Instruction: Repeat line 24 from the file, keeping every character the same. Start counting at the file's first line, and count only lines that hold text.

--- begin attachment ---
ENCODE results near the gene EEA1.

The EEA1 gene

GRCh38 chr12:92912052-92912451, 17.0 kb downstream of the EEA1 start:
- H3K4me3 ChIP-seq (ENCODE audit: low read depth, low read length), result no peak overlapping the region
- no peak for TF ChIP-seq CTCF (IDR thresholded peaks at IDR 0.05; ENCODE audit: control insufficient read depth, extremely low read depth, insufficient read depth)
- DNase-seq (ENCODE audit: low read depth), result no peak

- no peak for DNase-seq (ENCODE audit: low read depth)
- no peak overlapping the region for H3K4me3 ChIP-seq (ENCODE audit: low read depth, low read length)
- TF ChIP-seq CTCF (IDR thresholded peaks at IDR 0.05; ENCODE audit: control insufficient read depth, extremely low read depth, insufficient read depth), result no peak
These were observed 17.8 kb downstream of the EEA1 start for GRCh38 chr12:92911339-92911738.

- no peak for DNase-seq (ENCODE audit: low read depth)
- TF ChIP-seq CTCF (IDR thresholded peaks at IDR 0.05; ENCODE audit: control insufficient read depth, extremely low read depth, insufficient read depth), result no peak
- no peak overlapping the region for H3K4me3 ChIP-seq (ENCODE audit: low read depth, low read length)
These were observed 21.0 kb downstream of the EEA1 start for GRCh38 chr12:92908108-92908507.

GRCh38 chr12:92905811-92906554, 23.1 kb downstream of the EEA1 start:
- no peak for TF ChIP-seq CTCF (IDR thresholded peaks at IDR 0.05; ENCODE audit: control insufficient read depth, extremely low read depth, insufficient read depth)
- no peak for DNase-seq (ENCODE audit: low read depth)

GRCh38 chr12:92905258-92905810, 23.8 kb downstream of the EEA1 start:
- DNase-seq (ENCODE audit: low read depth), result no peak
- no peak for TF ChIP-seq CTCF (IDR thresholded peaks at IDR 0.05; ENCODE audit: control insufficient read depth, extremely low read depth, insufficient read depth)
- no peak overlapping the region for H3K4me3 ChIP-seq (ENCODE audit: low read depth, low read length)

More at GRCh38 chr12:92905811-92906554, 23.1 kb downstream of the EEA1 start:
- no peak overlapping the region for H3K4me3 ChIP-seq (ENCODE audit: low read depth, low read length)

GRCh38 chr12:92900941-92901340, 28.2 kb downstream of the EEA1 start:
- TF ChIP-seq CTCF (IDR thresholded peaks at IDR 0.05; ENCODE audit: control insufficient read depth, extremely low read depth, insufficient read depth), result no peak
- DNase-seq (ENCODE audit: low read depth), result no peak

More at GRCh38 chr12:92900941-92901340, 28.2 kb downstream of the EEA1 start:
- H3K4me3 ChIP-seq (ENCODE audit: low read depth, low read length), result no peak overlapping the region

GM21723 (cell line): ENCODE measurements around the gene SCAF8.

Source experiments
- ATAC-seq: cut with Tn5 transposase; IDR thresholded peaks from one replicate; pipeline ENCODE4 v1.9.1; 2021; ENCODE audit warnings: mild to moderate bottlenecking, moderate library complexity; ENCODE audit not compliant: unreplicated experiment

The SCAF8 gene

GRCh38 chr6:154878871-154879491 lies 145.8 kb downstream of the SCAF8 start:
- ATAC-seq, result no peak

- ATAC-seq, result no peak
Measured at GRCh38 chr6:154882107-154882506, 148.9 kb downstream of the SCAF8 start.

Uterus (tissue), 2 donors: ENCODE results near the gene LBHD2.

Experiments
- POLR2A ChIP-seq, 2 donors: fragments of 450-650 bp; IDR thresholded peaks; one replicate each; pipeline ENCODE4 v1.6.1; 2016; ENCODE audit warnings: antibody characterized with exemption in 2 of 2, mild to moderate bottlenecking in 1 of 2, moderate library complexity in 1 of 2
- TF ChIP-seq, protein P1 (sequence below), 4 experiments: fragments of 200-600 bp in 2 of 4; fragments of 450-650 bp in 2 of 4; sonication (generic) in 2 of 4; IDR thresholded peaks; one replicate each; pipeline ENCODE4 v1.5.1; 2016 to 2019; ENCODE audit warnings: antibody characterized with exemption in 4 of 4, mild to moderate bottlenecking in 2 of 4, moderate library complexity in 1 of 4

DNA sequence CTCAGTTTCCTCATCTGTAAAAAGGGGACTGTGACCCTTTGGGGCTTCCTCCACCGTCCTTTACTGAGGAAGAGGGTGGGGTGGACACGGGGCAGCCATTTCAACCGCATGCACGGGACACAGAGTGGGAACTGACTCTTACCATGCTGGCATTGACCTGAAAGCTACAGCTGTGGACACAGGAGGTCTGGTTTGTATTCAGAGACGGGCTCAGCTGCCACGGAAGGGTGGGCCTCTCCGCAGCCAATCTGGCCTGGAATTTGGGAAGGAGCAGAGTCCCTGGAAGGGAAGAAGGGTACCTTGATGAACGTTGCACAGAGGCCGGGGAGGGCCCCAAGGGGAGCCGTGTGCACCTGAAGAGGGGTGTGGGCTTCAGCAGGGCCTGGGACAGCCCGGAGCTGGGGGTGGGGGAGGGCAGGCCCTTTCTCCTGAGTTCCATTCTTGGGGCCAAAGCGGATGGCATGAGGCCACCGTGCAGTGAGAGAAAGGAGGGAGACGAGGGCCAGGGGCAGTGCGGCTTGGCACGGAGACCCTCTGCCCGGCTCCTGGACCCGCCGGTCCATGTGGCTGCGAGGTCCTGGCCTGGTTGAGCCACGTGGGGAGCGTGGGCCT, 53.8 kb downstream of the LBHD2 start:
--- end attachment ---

GRCh38 chr12:92900941-92901340, 28.2 kb downstream of the EEA1 start: